With the news headlines over the past few weeks, I’ve been approached by people with questions. They want to know about the future of solar, the impact of potential energy policies, and where I see the solar industry headed. While I’ve been to many inspiring events previewing exciting solar developments, I’ve been surprised by some of the recent conversations I’ve had with people who do not support clean energy. This is a newer trend, and something that is, unfortunately, often not based on facts. Here’s why solar still makes the most sense as an energy solution, and why it’s more important than ever to invest in sustainability.
Your Most Efficient Path to Power
One concern that sometimes arises is subsidies for clean energy. We’ll be comparing subsidies for various types of energy in another post, but let’s explore this briefly.
Solar energy in our area is at grid parity right now, meaning it is just as cost effective as traditional fossil fuel power from the grid. A solar energy system creates clean energy every day for 30 years and beyond, with minimal maintenance required. Take away all the subsidies and the system pays for itself in 11 to 14 years. This payback could occur even more quickly (within 7 to 10 years) if we removed all the utility and local municipality regulations required to install a simple PV system on a house.
Solar PV is already competitive and will only become more so. Yet some still insist it takes too long to pay back. Let’s flip the argument. If everyone currently had solar power and you offered to sell someone air-polluting fossil-fuel electricity at twice the cost of solar power, the person would say no way. There’s no disputing the inherent efficiency, safety, and cost-effectiveness of solar energy.
Energy in the News
Why am I mentioning all this? Because the recent news in national politics has me thinking…
- December 7: New York Times: “President-elect Donald J. Trump has selected Scott Pruitt, the Oklahoma attorney general and a close ally of the fossil fuel industry, to run the Environmental Protection Agency.”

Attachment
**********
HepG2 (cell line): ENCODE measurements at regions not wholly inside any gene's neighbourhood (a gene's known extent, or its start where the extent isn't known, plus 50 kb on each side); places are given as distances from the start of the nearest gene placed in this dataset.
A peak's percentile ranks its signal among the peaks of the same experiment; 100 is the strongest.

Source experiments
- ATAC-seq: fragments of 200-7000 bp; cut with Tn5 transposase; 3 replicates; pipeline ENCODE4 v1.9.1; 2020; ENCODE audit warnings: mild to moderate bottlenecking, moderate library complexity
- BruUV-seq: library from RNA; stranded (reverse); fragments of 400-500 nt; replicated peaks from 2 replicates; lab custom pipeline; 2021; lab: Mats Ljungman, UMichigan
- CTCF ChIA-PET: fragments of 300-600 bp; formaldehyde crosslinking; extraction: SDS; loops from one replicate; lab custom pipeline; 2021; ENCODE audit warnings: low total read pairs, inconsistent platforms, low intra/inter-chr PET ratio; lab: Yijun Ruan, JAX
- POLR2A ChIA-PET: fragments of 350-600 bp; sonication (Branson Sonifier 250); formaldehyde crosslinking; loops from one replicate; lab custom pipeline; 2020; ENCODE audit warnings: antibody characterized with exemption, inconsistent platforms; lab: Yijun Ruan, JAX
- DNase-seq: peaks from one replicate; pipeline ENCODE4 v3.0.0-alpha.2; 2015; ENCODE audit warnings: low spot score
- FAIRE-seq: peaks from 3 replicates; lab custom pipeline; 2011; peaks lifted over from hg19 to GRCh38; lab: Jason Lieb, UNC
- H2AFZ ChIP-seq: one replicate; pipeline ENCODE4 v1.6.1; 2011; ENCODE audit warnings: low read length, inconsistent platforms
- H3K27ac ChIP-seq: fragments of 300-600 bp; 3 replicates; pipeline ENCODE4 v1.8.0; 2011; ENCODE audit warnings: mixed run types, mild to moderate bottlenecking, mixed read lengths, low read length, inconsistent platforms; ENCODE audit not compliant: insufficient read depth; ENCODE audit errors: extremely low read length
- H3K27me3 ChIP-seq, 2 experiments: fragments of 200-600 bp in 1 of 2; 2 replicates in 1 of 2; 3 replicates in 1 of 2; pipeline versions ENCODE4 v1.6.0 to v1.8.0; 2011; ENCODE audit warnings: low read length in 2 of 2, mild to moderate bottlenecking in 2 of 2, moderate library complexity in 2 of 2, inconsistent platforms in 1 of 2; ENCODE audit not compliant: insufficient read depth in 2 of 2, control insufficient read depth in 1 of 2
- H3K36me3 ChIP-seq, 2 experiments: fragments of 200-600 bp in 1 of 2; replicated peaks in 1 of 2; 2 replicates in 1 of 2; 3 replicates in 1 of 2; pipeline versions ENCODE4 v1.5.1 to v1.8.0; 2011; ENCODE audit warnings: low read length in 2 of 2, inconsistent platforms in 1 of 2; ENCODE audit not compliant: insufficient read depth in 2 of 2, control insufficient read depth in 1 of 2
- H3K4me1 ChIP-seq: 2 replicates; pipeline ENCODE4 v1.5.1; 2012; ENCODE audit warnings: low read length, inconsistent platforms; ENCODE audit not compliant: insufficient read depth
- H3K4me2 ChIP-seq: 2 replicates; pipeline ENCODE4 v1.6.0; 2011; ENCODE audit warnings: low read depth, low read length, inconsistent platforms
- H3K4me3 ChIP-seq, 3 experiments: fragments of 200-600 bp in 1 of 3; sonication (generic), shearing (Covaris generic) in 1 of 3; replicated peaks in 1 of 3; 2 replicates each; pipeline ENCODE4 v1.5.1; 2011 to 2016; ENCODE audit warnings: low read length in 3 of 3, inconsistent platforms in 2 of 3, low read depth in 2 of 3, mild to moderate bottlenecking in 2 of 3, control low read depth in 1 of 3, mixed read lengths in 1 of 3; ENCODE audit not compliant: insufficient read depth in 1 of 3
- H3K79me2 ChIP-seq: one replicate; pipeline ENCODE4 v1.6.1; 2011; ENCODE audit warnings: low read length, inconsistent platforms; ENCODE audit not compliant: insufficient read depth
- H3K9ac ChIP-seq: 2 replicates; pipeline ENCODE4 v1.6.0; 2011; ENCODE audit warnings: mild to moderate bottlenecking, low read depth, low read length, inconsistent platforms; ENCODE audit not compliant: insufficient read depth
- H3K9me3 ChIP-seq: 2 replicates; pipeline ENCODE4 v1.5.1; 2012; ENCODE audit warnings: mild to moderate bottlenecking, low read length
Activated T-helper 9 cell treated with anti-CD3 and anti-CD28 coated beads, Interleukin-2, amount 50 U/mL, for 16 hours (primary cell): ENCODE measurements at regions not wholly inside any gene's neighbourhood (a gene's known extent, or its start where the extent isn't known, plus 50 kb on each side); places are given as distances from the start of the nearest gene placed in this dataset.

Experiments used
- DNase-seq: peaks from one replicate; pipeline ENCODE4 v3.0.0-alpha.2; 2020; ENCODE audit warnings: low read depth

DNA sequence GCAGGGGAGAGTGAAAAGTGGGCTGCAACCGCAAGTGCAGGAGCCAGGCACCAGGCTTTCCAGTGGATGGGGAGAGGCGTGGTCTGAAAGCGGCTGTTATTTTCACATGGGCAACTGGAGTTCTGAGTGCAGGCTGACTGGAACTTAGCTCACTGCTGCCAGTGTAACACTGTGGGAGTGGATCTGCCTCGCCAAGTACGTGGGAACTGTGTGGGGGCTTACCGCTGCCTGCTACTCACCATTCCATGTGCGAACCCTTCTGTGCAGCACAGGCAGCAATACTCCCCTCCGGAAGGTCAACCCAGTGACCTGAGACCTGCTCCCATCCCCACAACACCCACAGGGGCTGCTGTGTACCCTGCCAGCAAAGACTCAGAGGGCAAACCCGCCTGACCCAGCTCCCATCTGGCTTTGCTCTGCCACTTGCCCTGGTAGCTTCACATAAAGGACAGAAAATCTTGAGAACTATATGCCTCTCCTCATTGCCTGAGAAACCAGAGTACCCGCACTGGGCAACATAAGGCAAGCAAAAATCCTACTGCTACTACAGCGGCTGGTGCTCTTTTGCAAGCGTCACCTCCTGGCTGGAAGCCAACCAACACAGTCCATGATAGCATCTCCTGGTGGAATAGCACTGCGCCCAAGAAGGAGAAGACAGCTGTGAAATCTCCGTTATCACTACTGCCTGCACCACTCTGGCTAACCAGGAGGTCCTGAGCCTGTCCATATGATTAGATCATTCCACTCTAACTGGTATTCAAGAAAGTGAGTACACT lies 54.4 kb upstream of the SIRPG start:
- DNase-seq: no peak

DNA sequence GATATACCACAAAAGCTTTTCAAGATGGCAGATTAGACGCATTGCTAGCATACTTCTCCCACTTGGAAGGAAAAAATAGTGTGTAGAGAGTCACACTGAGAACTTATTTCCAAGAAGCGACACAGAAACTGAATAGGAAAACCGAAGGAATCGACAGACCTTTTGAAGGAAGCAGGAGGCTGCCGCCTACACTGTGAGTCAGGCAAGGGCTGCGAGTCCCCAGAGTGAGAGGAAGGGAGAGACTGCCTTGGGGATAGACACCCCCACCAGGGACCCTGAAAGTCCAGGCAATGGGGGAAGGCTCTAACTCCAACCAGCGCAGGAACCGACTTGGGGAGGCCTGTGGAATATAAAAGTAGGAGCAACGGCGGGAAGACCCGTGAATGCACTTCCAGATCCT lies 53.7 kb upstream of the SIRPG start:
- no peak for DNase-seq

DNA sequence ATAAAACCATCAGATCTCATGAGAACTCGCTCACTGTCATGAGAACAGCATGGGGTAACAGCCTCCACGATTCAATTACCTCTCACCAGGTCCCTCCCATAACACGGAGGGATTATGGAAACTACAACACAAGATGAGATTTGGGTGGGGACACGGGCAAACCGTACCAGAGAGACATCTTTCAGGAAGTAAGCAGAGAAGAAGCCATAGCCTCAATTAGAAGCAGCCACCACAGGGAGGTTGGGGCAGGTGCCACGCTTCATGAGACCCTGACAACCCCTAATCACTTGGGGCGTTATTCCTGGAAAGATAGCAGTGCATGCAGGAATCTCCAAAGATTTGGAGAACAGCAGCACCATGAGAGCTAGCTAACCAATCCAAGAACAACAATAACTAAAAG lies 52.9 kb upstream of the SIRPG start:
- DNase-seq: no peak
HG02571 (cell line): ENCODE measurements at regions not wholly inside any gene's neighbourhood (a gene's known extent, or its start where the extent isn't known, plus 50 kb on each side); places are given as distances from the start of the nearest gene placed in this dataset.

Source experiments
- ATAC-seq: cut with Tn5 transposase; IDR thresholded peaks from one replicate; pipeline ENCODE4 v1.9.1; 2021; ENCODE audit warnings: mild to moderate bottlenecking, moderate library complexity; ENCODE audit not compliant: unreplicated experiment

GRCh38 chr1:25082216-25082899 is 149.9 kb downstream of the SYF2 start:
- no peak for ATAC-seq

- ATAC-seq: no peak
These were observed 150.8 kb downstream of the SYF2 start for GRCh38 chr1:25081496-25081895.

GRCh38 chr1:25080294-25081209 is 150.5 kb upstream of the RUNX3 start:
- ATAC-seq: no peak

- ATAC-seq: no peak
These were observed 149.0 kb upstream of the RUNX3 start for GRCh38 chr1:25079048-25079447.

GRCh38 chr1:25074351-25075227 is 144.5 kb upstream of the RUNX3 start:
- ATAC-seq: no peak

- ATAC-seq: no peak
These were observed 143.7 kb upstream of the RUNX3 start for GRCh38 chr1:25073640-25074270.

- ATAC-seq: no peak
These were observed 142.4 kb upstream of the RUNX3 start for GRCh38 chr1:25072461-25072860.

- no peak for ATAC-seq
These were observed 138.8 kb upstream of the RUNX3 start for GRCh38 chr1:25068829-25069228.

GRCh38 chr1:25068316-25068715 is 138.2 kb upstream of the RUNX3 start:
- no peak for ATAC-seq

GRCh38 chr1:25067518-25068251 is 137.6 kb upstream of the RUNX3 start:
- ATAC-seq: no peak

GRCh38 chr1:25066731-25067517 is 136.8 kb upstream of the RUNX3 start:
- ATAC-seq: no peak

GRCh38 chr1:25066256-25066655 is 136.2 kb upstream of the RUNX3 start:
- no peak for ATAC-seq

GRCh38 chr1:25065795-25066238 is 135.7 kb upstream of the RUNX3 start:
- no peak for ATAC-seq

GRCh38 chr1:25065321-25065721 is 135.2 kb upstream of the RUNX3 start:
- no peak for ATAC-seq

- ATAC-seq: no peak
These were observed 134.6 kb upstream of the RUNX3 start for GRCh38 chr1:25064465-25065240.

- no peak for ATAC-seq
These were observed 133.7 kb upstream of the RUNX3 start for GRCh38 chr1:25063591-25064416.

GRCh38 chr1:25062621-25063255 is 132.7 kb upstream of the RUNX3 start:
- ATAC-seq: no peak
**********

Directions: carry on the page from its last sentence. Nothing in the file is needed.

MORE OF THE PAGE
- December 8: Bloomberg.com: “The transition team has asked the agency to list employees and contractors who attended United Nations climate meetings, along with those who helped develop the Obama administration’s social cost of carbon metrics, used to estimate and justify the climate benefits of new rules.”
- December 13: CNN: “President-elect Donald Trump has chosen ExxonMobil CEO Rex Tillerson to serve as secretary of state, the transition team announced.”
We are at the front lines of a battle for the future. The clean energy industry is not going away, because it is the most logical, cost-efficient, safe, healthy and sustainable way for all of us to move forward as a civilization. Other countries are investing in the future of solar, diving headlong into this industry. The US will forfeit its position as a leader in this new clean-energy economy if it continues the types of decisions mentioned above.
“The clean energy industry is not going away, because it is the most logical, cost-efficient, safe, sustainable way for all of us to move forward as a civilization.”
A Personal Imperative
One thing stood out at the recent On-Site Power Conference I attended: there was no mention of climate change. In some respects, I can understand this. When I first started SunBlue Energy in 2009, I would rush past the environmental benefits page of each sales proposal. I knew then what has proven to be the case. People go solar because of the financial benefits it offers. The environmental benefits may be very important or not important at all to the homeowner. In any case, the homeowner’s final decision is always a financial one. It only makes sense. What has changed for me is that I’ve learned the tremendous impact one simple act can have on the earth we inhabit. So, as we discuss the future of solar, I encourage all of us who are together under one sun to take this battle seriously.
Consider the earth and what your legacy will be. You will never regret having gone solar. You may regret standing silent when those in power pushed to stunt the growth of clean energy.